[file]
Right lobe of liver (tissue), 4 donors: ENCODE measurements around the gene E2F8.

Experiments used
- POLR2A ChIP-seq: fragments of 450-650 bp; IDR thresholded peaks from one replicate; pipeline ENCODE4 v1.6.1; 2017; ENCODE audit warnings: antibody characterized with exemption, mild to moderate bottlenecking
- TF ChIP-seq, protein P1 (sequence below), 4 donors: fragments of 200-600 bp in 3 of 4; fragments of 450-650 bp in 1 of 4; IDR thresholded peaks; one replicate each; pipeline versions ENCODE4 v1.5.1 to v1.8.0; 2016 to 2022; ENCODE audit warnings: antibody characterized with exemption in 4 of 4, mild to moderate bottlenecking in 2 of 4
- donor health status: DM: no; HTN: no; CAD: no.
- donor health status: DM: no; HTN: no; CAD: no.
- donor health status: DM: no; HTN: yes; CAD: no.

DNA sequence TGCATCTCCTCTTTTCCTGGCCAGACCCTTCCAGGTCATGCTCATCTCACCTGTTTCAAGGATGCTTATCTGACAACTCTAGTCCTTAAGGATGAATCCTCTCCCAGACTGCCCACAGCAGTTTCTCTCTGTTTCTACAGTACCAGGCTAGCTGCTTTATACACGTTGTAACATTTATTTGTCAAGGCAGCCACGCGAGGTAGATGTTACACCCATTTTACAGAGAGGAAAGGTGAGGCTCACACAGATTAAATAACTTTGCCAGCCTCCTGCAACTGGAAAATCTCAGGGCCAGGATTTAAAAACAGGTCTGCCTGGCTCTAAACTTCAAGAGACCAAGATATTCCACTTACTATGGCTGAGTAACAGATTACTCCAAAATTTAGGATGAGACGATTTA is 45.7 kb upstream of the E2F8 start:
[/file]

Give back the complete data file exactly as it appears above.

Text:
Right lobe of liver (tissue), 4 donors: ENCODE measurements around the gene E2F8.

Experiments used
- POLR2A ChIP-seq: fragments of 450-650 bp; IDR thresholded peaks from one replicate; pipeline ENCODE4 v1.6.1; 2017; ENCODE audit warnings: antibody characterized with exemption, mild to moderate bottlenecking
- TF ChIP-seq, protein P1 (sequence below), 4 donors: fragments of 200-600 bp in 3 of 4; fragments of 450-650 bp in 1 of 4; IDR thresholded peaks; one replicate each; pipeline versions ENCODE4 v1.5.1 to v1.8.0; 2016 to 2022; ENCODE audit warnings: antibody characterized with exemption in 4 of 4, mild to moderate bottlenecking in 2 of 4
- donor health status: DM: no; HTN: no; CAD: no.
- donor health status: DM: no; HTN: no; CAD: no.
- donor health status: DM: no; HTN: yes; CAD: no.

DNA sequence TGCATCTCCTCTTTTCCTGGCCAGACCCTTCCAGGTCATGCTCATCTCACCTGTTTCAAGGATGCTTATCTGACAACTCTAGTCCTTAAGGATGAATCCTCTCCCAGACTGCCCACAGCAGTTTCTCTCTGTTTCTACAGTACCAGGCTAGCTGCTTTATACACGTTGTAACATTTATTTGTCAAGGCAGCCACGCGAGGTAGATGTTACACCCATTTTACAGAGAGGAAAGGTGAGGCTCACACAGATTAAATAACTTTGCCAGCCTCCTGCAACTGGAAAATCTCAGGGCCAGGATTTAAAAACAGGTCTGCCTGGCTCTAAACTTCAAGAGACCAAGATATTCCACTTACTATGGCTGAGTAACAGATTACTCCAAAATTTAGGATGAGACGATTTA is 45.7 kb upstream of the E2F8 start: